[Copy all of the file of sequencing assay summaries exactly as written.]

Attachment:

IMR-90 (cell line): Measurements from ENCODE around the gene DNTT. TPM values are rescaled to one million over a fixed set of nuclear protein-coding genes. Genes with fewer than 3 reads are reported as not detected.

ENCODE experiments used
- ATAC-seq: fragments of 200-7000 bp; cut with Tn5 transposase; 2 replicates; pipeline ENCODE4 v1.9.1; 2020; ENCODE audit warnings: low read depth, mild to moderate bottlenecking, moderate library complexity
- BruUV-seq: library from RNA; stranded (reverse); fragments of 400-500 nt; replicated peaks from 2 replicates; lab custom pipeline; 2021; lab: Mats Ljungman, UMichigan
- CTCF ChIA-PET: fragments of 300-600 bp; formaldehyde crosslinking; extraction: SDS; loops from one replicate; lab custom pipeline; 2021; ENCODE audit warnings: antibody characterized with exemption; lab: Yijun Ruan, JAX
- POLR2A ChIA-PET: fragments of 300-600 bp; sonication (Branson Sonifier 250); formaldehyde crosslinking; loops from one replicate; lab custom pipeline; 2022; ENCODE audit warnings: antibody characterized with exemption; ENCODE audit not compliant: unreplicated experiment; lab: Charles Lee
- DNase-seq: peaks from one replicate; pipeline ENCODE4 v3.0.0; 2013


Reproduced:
IMR-90 (cell line): Measurements from ENCODE around the gene DNTT. TPM values are rescaled to one million over a fixed set of nuclear protein-coding genes. Genes with fewer than 3 reads are reported as not detected.

ENCODE experiments used
- ATAC-seq: fragments of 200-7000 bp; cut with Tn5 transposase; 2 replicates; pipeline ENCODE4 v1.9.1; 2020; ENCODE audit warnings: low read depth, mild to moderate bottlenecking, moderate library complexity
- BruUV-seq: library from RNA; stranded (reverse); fragments of 400-500 nt; replicated peaks from 2 replicates; lab custom pipeline; 2021; lab: Mats Ljungman, UMichigan
- CTCF ChIA-PET: fragments of 300-600 bp; formaldehyde crosslinking; extraction: SDS; loops from one replicate; lab custom pipeline; 2021; ENCODE audit warnings: antibody characterized with exemption; lab: Yijun Ruan, JAX
- POLR2A ChIA-PET: fragments of 300-600 bp; sonication (Branson Sonifier 250); formaldehyde crosslinking; loops from one replicate; lab custom pipeline; 2022; ENCODE audit warnings: antibody characterized with exemption; ENCODE audit not compliant: unreplicated experiment; lab: Charles Lee
- DNase-seq: peaks from one replicate; pipeline ENCODE4 v3.0.0; 2013